Hi Sunshine-- and I so totally agree with you about tomatoes, no matter where they come from. I love em and it is almost that time of year -- can hardly wait:-)

Linda Bilyeu from Orlando, FL on March 05, 2012:

What's not to love about the tomato ... they are delicious and can be used in so many ways. A nice shout-out to the fruit or vegetable? I'm going with vegetable.

Roberta Kyle (author) from Central New Jersey on November 07, 2011:

Thank you so much for all the wonderful factual information you've added to this hub via your excellent, meaty comment. I especially love the backstory regarding the fruit or vegetable controversy. Jersey tomatoes ARE the best-- I've lived many places and they really do taste better and if were holding a blind taste test, I would surely let you judge it:-) thanks for stopping by.

Don C. on November 05, 2011:

There is a tree that stands in Salem NJ which is the tree that the colonel stood under when he tomatoes in front of a mass of people that came to see him die. I don't think that it is just folk lore if they have a tree with a plaque describing the events which newspapers wrote about also.

The case of the tomato being a fruit or a vegetable was taken to the highest court in the land...The US Supreme Court! They proclaimed that it is botanically a fruit and a vegetable in the culinary sense. Sounds likes one of the wisest decisions that they made in a long time! The 1863 suit was from against a New York customs collector Edward Hedden to recover duties "paid under protest" on the import of tomatoes from the West Indies. At the time, vegetables required a 10 percent tariff. Fruits were imported duty-free. In other words Nix said tomatoes were fruit (no duty) and Hedden said they're vegetables (pay me big boy)!

Another interesting note is that the largest tomato tree was is the Epcot center greenhouse of Disney World in Orlando. It is recorded to have produced 32,000 tomatoes with a combined weight of 1,150 pounds!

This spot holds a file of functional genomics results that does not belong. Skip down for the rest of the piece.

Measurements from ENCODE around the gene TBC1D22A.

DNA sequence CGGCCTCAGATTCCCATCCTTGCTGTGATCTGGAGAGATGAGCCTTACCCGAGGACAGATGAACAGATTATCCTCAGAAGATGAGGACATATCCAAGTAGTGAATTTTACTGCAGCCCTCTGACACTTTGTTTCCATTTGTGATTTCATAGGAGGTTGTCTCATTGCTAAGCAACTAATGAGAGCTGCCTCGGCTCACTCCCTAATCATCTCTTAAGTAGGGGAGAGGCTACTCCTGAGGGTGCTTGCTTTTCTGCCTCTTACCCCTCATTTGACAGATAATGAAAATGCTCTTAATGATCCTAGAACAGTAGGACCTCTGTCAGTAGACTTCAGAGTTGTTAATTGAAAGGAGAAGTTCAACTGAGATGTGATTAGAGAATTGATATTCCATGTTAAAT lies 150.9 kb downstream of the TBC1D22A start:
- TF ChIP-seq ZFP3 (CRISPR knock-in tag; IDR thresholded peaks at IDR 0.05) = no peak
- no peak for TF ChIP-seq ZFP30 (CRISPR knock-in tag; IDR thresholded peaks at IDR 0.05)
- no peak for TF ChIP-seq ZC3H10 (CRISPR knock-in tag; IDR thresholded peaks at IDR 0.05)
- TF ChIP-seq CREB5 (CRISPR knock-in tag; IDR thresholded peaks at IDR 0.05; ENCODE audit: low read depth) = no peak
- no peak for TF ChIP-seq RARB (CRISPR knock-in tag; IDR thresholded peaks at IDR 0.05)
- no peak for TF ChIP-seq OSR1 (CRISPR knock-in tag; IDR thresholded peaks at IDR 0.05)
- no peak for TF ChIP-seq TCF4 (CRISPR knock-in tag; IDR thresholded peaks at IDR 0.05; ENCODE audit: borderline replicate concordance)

By the way, Jersey tomatoes are the best in the world but perhaps someone should have a blind taste contest next summer. I will volunteer as a judge.

Roberta Kyle (author) from Central New Jersey on January 26, 2011:

Well, thanks for stopping by George and I too adore tomatoes so I completely understand your enthusiasm and I am glad you enjoyed the hub-- wish I could answer the Beefsteak question for you, but perhaps someone else will be able to. You should join Hubpages and write about tomatoes:-)

George4009 on January 26, 2011:

Robie, my wife says that I am a tomato nut, well the nut part anyway.

Of the over 5,000 different types of tomatoes that exist, I have grown over 50 of them here in South Carolina. Of these 50+ my all time favorite is the Cherokee Purple, which is said to date back to the 1800’s and was grown by the Cherokee Indians of North Carolina and Tennessee. I plan to grow it again this year along with a couple of more heirloom tomatoes that I have not tried before.

I found your hub when doing a search for what year the name “Beefsteak” was used for a tomato. If anyone knows I would sure like to get that information. Will be checking back later.

Your hub is a great read, I could not stop until I got to the end.

Roberta Kyle (author) from Central New Jersey on January 26, 2011:

Thanks George-- that is a lot of tomato lore :-)

Goerge4009 on January 26, 2011:


· Do not refrigerate tomatoes! They will retain their flavor and ripen correctly at room temperature. Once they are ripe, use within 3 days.

· This vegetable is actually a berry, and is though to have come first from the Andes mountains, and the present name is close to the Indian name. It belongs to the nightshade family, along with potatoes, eggplants, peppers and tobacco.